5. Last week took a short drive (11 miles of road and 3 on beach) to our local fossil area. 99.9% of our finds are plant parts. Mostly Alder and Willow leaves with some Meta Sequoia tossed in. Some times a birch leaf will find its way in. In the right rocks I've found a number of what I believe are alder cones as well.. After I get back home I'll start working on IDs. Unfortunately the literature is scant but was given one that has some local info. Some planes will have single leaves in good shape. While others are stacked on top of each other but the leaves are damaged. It looks like they preserved after they started to rot. There are other areas with a wider selection of leaves but you have to take a boat. And with our tide changes (between 7-25ft) it can take some planning. I will add more once back home and can work on more photos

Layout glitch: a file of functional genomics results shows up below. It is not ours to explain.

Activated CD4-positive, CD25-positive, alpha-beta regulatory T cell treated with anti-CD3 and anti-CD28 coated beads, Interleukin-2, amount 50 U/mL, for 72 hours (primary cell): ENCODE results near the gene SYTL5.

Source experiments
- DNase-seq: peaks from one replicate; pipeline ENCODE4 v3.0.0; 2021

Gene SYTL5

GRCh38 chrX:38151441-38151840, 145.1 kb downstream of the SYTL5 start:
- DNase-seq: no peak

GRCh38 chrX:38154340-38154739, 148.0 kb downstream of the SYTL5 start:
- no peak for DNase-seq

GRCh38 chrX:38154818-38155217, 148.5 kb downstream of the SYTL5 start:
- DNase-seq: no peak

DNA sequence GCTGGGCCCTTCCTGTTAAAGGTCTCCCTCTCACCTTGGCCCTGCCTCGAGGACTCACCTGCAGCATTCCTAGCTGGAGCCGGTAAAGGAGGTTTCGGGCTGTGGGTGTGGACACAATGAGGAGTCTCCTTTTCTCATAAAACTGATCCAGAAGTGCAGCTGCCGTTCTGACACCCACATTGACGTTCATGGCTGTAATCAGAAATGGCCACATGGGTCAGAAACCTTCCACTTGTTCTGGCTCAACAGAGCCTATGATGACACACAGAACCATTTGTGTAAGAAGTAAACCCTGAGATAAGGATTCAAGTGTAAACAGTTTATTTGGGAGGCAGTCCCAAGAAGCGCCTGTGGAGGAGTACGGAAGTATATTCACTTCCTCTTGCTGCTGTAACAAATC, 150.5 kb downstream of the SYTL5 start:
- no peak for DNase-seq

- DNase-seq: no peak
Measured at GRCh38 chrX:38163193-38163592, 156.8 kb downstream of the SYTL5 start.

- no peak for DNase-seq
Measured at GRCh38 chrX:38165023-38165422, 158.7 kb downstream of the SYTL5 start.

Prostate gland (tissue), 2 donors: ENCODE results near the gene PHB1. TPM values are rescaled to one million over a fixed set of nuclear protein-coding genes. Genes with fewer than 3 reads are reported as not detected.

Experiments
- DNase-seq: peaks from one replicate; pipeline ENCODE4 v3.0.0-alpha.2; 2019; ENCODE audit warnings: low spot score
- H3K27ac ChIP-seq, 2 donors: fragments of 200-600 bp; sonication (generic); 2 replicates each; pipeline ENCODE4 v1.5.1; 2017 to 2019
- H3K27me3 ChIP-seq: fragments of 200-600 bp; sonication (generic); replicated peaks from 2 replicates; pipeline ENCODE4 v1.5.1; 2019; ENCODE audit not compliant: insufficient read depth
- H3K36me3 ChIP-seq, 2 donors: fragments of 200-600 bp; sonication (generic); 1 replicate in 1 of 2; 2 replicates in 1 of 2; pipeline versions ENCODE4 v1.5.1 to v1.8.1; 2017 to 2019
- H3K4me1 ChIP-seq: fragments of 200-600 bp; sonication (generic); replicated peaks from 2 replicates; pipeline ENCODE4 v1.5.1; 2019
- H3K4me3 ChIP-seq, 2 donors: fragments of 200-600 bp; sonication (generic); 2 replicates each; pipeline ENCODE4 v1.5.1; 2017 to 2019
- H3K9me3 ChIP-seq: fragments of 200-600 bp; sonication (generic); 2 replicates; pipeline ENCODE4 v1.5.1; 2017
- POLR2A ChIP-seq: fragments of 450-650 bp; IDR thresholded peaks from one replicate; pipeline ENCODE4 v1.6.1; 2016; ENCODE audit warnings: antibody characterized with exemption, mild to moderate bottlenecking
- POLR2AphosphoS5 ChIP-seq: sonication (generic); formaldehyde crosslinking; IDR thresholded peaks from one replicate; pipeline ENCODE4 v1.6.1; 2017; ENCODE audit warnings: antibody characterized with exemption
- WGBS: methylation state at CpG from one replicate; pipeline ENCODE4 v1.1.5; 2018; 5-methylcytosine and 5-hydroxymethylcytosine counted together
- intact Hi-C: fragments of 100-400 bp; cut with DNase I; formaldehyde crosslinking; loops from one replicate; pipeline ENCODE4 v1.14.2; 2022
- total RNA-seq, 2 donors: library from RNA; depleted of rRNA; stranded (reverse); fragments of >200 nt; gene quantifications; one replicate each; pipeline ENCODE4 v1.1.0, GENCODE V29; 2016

6. The Bad Bush

    Here is a 300lb slab of rock I chisled out of my back yard that has a bush on it from the carboniferous this is in Lincoln County WV, Iron pyrite and quarts sandstone medium sizes grains matrix